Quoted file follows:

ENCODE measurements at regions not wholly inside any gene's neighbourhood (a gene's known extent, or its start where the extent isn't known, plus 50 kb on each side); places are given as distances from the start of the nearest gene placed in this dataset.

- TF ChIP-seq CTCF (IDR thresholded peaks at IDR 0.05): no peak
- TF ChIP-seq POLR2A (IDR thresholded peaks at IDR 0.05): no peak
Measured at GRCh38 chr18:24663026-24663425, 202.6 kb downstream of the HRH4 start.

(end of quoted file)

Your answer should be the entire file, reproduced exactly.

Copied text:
ENCODE measurements at regions not wholly inside any gene's neighbourhood (a gene's known extent, or its start where the extent isn't known, plus 50 kb on each side); places are given as distances from the start of the nearest gene placed in this dataset.

- TF ChIP-seq CTCF (IDR thresholded peaks at IDR 0.05): no peak
- TF ChIP-seq POLR2A (IDR thresholded peaks at IDR 0.05): no peak
Measured at GRCh38 chr18:24663026-24663425, 202.6 kb downstream of the HRH4 start.